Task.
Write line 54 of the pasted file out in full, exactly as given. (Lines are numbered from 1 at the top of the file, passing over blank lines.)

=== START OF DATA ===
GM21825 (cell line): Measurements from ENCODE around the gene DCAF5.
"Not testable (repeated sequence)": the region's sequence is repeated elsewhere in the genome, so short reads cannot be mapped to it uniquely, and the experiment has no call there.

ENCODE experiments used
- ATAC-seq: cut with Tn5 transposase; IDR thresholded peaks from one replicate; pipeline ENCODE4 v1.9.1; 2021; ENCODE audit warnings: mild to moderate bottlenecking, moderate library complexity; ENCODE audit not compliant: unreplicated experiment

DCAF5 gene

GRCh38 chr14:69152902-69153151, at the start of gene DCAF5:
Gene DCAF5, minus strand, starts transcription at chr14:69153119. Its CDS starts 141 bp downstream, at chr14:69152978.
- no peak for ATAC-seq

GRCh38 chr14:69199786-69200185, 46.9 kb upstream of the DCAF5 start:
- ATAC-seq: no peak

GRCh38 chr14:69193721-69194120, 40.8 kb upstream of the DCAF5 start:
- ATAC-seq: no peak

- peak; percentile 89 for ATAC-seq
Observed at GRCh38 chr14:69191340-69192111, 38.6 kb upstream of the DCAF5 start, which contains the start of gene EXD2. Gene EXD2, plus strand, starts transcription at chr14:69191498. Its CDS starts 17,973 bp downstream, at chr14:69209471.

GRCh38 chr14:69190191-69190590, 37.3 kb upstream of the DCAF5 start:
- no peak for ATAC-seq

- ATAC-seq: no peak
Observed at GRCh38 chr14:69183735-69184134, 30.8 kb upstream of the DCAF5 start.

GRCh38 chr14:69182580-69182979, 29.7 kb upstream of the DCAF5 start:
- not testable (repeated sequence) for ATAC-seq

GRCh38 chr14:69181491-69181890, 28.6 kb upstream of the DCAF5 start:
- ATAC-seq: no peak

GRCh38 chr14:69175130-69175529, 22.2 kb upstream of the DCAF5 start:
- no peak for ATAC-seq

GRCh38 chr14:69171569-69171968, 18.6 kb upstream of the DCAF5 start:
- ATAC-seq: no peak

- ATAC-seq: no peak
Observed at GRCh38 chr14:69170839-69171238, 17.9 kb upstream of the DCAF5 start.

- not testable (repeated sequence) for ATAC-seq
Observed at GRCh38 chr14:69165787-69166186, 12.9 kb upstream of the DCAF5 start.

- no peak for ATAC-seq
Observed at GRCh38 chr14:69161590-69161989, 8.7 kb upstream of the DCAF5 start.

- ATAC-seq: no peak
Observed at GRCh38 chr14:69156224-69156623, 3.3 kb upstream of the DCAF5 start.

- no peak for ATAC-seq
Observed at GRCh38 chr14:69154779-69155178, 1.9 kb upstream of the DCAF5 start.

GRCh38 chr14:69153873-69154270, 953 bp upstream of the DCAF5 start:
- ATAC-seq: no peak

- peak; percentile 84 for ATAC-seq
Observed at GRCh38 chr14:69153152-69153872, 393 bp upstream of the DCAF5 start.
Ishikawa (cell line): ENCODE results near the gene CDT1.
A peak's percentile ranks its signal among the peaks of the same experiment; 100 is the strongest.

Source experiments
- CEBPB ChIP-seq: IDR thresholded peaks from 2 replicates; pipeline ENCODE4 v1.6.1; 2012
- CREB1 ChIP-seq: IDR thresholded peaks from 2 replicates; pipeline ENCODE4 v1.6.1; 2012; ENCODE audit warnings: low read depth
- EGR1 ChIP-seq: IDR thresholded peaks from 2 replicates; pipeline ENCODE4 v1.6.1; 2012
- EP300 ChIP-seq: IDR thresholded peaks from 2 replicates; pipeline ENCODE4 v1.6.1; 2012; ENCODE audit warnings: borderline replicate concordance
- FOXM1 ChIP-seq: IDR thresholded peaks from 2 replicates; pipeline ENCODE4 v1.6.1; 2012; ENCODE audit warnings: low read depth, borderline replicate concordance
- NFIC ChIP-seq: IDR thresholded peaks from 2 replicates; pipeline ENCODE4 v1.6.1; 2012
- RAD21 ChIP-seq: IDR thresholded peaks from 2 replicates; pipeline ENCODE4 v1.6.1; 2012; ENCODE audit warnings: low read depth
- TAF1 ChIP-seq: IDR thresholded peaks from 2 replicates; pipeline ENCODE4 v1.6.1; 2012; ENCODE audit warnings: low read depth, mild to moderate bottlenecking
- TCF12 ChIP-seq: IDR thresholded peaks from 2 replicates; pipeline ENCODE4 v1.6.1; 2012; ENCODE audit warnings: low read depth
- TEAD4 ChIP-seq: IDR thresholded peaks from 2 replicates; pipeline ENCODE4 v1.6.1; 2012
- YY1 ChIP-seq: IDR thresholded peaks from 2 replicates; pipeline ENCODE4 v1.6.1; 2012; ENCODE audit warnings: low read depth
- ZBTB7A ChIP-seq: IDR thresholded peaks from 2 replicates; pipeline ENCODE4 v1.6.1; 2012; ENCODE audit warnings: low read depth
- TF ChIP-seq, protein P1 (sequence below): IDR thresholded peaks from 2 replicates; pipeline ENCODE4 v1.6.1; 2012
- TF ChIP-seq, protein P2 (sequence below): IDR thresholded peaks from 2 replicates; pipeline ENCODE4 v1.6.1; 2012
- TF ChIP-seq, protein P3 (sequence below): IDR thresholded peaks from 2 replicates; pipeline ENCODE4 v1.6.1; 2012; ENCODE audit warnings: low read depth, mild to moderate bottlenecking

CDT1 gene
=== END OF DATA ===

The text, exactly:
- YY1 ChIP-seq: IDR thresholded peaks from 2 replicates; pipeline ENCODE4 v1.6.1; 2012; ENCODE audit warnings: low read depth